OF THE various details to which a United States naval officer may be assigned, several are unique. One of these is supervisor of New York Harbor. This office is unique in several particulars. It is no wonder that but few people understand what its functions are. The title is so comprehensive that one might imagine its powers to be considerably more extensive than they actually are. Let it be said at once that the supervisor has nothing to do with catching rum-runners, nothing to do with assigning anchorages, and nothing to do with customs or quarantine. And yet the supervisor’s office has a function that is of real importance, more than justifying the $180,000 a year that it costs the U. S. government to maintain it and the service which it directs.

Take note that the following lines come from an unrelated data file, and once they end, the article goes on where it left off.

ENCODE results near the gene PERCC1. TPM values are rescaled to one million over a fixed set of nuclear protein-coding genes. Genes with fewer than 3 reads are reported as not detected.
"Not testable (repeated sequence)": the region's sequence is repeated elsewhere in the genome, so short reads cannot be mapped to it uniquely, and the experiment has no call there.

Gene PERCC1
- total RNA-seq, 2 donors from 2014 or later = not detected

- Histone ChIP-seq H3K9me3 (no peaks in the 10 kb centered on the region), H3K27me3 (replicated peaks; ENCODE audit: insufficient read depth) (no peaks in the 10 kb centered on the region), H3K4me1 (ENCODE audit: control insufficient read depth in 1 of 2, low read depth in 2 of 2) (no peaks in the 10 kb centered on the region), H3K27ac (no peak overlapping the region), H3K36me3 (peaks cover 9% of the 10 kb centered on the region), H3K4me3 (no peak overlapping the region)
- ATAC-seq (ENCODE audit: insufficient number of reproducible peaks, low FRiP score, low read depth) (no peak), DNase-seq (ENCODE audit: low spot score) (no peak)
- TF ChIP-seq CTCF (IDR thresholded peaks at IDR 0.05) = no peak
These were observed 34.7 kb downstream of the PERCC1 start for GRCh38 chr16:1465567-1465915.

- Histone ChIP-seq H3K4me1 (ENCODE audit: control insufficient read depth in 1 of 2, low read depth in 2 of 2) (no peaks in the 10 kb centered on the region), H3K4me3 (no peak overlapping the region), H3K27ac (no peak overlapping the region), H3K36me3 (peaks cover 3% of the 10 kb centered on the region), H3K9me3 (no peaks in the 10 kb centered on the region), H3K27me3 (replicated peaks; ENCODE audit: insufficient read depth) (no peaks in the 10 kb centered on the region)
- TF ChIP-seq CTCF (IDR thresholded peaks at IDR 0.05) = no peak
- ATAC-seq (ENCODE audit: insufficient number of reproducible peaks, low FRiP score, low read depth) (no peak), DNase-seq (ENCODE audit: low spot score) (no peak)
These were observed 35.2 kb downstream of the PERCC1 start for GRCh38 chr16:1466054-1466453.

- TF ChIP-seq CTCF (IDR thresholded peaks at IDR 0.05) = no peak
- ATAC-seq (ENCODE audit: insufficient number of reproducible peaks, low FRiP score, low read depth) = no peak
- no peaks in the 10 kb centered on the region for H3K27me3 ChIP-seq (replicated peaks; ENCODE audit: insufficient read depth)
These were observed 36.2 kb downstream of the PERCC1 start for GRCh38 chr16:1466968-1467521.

That New York has a great harbor, forming the busiest port in the world, can hardly be unknown to the public. But the various activities required to maintain that large and important harbor are not so well known. Perhaps it may not be without interest to tell of the particular phase of that work with which the supervisor of the harbor concerns himself.